Yesterday, I completed a draft of the schedule for one of my classes to be taught (an "intro to" for non-majors). It was a good milestone. As it stands, I get through the entire text and three tests in the first 25 of 29 class sessions. The third test is just before Thanksgiving break. That leaves us four sessions for catch up (if we fall behind), or more hopefully for reflecting on the material we covered during the semester, and bringing up some new topics closer to my heart and theirs. That, and reviewing for the final. I've never taken a class that followed that sort of model, completing the core materials early, then spending the last few sessions reflecting on it, making it relevant to questions beyond the text and coverage. I'd like to bring in some of my own work, explore some of the students' interests, take what we've learned and apply it in a novel situation. We'll see. The best laid plans...
I think I'll get back to some of my other research a bit today. Perhaps I'll draft up the schedule for my other class. I'll be teaching the same courses both terms, both for non-majors. There are just a few specific requirements for the first class, as in "you must cover x," but otherwise, I'm free to design it as I please. The second class is wide open. It's a somewhat openly-defined topic, and the coordinator for the course has given me full leeway. I chose a text, a rather short one, and will be supplementing it with readings from other materials. I'm going to be presenting standard coverage of the topic (the text is written by several of the big names in that subfield), but also covering topics (like the subject of the conference in England last month), which are up-and-coming, but about which I have a great deal of expertise.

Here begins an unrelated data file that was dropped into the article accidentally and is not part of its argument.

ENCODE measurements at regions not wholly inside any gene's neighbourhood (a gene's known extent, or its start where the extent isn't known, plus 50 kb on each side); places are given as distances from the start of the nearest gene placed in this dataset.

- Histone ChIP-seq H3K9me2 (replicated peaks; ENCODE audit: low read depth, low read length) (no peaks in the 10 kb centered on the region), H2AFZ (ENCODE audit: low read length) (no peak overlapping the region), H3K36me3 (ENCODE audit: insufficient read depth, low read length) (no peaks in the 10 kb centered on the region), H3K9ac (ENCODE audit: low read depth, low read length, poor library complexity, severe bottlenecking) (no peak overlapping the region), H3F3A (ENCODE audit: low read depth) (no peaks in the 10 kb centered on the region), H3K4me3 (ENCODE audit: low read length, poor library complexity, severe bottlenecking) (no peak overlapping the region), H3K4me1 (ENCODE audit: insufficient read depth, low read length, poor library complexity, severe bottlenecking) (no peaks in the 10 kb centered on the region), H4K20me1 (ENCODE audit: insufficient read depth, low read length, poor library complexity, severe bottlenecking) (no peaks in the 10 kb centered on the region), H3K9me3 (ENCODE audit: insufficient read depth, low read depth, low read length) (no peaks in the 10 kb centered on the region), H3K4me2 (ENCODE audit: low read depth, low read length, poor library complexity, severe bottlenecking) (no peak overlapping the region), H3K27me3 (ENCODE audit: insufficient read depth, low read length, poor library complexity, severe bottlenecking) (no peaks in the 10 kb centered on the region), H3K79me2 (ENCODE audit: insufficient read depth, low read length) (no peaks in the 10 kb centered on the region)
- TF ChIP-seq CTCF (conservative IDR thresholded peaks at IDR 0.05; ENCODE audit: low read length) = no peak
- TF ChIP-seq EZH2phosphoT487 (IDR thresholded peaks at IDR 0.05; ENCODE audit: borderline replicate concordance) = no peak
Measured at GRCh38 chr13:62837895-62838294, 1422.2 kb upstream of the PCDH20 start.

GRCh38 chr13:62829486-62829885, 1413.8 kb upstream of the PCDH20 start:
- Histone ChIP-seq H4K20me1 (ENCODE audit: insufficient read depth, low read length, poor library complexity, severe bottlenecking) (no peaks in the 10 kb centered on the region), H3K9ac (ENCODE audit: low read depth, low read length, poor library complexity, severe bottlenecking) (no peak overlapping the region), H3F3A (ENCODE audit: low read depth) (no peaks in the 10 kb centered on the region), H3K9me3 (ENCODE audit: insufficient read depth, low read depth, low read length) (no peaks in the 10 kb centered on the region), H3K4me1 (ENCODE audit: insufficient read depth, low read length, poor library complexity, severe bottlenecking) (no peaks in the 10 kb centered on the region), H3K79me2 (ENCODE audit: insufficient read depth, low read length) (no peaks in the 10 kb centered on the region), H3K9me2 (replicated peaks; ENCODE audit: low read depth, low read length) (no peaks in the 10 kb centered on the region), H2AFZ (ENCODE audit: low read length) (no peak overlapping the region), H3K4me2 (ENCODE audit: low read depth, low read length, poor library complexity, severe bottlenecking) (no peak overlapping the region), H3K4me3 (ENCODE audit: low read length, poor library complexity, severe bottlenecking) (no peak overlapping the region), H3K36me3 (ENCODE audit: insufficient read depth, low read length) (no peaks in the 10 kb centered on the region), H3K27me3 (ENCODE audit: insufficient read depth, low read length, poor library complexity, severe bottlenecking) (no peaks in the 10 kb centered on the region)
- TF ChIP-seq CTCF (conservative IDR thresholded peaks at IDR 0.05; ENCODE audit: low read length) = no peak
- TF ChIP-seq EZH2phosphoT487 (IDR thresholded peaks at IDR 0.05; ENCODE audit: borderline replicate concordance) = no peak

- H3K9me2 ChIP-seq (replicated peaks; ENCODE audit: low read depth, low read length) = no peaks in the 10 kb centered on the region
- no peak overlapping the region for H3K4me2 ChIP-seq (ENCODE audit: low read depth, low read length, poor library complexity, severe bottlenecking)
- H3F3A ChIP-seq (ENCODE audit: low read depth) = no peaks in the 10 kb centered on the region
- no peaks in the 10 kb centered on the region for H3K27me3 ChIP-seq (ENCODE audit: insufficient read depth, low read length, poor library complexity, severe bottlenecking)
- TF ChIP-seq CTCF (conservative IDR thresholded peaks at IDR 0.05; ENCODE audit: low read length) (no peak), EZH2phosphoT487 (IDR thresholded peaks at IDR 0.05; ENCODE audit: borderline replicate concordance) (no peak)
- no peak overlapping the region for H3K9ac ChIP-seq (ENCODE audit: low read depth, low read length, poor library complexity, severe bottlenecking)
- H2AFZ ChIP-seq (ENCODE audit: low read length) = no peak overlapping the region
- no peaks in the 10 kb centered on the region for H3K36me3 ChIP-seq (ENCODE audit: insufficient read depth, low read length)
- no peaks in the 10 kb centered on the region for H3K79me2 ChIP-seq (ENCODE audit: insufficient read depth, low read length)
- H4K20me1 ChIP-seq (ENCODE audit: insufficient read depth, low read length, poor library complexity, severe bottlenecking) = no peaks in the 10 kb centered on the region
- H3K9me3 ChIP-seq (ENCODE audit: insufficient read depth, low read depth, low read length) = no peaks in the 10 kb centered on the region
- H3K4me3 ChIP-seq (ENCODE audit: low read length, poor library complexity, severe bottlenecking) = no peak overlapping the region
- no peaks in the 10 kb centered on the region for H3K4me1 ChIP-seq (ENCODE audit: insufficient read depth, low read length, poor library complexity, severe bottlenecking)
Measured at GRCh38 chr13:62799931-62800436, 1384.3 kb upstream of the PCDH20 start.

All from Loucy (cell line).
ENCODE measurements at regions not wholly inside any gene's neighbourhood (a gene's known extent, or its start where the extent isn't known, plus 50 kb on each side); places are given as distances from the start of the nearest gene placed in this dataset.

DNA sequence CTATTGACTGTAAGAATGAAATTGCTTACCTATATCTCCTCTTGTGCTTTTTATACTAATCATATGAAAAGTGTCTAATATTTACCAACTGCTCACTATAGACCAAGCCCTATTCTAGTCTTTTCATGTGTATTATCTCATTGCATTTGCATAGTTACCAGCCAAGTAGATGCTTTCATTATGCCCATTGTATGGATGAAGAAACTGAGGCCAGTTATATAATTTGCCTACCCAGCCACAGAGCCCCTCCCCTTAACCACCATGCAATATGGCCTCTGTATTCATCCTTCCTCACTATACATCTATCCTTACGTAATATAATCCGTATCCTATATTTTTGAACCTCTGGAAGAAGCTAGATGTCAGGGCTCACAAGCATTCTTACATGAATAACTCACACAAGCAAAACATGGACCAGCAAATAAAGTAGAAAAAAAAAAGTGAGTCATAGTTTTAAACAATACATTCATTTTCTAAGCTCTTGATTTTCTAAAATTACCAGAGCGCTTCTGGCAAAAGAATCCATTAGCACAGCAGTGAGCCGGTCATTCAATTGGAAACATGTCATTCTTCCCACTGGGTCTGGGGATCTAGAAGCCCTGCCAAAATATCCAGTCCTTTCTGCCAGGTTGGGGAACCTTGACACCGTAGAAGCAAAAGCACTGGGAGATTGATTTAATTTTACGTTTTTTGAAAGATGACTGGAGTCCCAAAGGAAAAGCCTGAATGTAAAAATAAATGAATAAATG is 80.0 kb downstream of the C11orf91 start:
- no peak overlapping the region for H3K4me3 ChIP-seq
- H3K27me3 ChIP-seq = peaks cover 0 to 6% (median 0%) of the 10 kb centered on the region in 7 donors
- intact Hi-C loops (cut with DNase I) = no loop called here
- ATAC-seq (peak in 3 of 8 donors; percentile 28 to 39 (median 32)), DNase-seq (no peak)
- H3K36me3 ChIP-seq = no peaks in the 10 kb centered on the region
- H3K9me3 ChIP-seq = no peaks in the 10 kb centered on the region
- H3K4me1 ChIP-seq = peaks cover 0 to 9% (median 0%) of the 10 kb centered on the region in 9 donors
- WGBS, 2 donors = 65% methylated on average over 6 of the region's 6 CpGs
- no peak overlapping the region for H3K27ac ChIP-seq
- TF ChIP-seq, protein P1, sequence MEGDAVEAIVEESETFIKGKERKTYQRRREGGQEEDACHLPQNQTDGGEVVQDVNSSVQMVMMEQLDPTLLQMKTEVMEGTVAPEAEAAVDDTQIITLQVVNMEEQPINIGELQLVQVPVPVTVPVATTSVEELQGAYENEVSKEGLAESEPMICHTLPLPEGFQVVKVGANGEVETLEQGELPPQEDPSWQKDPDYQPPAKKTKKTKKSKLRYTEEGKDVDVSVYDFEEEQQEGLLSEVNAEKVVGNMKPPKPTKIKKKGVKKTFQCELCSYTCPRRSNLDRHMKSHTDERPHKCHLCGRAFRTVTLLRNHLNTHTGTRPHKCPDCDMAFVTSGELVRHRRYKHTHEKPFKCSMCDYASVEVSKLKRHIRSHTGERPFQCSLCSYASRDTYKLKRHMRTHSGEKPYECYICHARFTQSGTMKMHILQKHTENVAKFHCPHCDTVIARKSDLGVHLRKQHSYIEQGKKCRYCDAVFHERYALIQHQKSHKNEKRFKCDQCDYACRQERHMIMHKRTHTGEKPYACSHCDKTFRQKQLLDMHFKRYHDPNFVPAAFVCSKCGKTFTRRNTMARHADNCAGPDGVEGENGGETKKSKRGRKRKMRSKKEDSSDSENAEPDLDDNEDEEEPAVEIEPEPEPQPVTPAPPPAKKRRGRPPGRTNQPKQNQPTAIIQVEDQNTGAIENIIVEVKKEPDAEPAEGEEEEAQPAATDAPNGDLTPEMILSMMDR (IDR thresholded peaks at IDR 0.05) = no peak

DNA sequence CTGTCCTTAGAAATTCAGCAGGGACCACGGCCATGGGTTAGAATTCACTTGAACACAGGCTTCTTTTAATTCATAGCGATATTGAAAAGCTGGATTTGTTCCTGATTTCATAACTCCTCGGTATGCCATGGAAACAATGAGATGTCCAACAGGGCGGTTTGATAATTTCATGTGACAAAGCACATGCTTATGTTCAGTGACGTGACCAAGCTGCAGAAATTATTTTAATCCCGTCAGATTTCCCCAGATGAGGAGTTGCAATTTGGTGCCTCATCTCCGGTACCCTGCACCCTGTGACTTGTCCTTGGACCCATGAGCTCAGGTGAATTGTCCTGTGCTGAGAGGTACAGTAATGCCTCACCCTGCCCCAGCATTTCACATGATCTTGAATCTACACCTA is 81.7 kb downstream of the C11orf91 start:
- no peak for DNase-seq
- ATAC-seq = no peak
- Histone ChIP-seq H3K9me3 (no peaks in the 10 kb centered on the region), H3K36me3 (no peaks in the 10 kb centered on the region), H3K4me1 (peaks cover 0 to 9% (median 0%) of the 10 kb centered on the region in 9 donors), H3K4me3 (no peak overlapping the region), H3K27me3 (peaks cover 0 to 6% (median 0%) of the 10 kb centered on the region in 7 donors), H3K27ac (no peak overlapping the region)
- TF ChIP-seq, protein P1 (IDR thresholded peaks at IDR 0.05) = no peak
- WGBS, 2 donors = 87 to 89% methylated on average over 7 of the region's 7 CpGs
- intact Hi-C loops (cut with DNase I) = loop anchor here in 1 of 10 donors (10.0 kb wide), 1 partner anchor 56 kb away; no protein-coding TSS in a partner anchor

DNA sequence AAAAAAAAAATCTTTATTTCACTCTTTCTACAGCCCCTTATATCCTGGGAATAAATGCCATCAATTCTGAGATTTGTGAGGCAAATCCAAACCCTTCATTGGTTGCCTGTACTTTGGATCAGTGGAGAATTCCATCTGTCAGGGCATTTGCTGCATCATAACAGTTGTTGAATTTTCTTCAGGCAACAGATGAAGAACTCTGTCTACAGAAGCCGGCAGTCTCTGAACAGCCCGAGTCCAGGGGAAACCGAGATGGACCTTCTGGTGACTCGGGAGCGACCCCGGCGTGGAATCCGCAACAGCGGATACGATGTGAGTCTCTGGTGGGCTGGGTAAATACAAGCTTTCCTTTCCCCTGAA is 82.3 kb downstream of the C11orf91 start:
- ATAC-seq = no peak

We'll see how this first term goes. One of the things I sought in a graduate school was the opportunity to design my own courses. When I taught at the community college in Colorado, before heading back to get my PhD, I was fairly free, but more restrained. In part, I didn't have as much confidence in my own knowledge (it was my first time teaching at the college level). So, I stuck very much to the text in coverage, peppering my talks with accumulated knowledge and my own ideas as time went along. But I never had the opportunity to create a new course whole cloth.
Other than one interdisciplinary seminar that I taught in grad school (which I did design start to finish, though with only moderate results), and a few guest sections or invited lectures here or there, I haven't had my own classroom for seven years. This year will be my chance to really test myself as an instructor, to toy with how to structure a course, covering what needs covering, but expanding and directing as I see fit. If I can really pull this off, it may just reopen me to the possibilities academia affords. If not, at least I've tried.